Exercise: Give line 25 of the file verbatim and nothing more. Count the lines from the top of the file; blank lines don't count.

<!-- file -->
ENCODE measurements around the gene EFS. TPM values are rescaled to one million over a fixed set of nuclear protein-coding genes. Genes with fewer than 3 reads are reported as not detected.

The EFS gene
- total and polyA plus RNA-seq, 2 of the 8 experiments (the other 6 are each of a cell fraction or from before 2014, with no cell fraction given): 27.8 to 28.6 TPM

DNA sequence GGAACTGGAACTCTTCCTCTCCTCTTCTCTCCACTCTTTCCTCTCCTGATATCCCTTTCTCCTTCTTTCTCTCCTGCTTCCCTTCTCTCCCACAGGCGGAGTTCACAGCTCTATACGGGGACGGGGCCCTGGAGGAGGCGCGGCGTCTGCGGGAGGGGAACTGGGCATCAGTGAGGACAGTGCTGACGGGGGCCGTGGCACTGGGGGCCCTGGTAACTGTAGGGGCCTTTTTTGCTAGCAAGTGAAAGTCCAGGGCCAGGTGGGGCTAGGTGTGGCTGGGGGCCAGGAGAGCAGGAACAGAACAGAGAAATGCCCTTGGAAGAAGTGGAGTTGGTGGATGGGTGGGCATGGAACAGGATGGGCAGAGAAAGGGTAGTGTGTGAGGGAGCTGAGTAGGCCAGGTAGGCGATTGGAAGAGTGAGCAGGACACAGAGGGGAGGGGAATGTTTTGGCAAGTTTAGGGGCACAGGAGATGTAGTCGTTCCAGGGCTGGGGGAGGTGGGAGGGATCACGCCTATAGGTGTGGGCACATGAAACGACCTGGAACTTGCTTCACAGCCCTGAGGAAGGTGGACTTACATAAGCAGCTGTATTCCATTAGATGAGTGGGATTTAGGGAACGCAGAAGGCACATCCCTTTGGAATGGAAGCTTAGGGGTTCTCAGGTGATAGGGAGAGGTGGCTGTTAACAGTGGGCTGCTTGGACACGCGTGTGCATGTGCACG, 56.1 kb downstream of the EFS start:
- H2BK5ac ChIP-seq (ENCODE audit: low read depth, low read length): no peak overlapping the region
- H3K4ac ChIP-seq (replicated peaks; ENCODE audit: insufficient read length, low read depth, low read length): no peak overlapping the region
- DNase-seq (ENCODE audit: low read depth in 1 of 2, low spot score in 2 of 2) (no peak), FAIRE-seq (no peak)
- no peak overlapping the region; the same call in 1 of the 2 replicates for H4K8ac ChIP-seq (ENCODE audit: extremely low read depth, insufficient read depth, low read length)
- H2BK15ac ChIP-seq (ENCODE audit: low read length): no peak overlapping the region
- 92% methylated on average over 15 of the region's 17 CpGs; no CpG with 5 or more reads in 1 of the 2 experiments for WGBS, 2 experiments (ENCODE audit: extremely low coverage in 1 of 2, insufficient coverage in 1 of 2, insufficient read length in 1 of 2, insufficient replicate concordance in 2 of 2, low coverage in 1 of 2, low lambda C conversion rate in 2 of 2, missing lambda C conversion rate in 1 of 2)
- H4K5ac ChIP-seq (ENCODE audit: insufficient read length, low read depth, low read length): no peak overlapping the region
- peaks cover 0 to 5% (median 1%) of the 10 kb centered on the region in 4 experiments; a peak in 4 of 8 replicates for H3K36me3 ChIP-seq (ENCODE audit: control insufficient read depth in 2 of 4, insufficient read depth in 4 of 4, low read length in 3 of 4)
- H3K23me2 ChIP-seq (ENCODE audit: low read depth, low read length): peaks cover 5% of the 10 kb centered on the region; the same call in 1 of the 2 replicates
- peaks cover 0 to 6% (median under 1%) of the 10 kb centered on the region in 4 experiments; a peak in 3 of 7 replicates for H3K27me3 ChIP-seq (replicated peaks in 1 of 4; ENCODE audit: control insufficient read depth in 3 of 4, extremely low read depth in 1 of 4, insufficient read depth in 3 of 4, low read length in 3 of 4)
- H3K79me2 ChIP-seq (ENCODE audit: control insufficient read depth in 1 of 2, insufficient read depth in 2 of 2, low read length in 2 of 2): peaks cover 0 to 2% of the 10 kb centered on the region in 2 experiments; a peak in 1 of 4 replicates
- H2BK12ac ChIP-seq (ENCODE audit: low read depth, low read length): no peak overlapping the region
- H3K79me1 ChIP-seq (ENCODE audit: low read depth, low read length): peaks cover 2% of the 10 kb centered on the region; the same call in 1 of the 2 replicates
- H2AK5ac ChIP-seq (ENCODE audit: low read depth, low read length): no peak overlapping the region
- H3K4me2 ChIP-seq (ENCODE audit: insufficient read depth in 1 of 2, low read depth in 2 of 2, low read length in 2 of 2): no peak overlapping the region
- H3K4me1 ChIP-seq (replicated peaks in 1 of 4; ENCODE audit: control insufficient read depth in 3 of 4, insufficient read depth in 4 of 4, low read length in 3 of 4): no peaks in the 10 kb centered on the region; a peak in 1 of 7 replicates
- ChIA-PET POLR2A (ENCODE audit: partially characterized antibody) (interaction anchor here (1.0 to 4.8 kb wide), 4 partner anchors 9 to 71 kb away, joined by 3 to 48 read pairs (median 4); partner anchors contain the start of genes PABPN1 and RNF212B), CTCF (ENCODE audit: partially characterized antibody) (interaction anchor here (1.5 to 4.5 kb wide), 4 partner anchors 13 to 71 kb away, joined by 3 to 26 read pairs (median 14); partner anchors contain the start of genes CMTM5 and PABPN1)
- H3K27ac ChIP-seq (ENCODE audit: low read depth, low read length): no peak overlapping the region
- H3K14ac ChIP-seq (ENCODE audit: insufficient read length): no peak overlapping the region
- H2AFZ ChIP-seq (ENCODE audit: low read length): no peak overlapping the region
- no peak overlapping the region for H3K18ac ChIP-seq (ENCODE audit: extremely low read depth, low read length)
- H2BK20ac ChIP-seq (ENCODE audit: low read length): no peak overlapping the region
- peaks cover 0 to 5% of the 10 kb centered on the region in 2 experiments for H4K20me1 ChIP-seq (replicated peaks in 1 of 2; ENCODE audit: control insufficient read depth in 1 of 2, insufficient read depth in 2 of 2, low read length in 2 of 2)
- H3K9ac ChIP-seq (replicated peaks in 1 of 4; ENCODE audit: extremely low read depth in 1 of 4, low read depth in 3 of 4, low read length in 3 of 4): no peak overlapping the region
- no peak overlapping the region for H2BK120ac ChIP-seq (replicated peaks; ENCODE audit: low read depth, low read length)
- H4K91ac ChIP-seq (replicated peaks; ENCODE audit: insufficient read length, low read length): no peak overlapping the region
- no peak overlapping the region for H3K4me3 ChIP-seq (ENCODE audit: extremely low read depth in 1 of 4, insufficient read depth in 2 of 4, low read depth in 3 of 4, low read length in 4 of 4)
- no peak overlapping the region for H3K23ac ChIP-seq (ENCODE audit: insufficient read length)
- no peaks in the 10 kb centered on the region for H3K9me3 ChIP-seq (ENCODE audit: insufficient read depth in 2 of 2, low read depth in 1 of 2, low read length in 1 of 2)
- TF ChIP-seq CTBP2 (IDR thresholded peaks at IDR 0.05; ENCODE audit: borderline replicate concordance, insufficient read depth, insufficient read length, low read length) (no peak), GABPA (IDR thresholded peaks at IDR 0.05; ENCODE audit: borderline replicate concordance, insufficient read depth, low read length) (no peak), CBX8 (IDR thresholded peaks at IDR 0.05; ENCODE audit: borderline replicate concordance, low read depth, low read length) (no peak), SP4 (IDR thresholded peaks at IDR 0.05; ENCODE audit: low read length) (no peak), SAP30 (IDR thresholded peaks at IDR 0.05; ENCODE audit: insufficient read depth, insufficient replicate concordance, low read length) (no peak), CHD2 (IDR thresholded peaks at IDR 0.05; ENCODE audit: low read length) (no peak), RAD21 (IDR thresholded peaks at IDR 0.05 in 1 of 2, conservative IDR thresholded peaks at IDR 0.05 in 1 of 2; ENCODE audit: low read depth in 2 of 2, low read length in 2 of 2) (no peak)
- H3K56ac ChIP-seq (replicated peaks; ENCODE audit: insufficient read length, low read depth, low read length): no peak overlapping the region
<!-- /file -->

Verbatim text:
- no peak overlapping the region for H3K18ac ChIP-seq (ENCODE audit: extremely low read depth, low read length)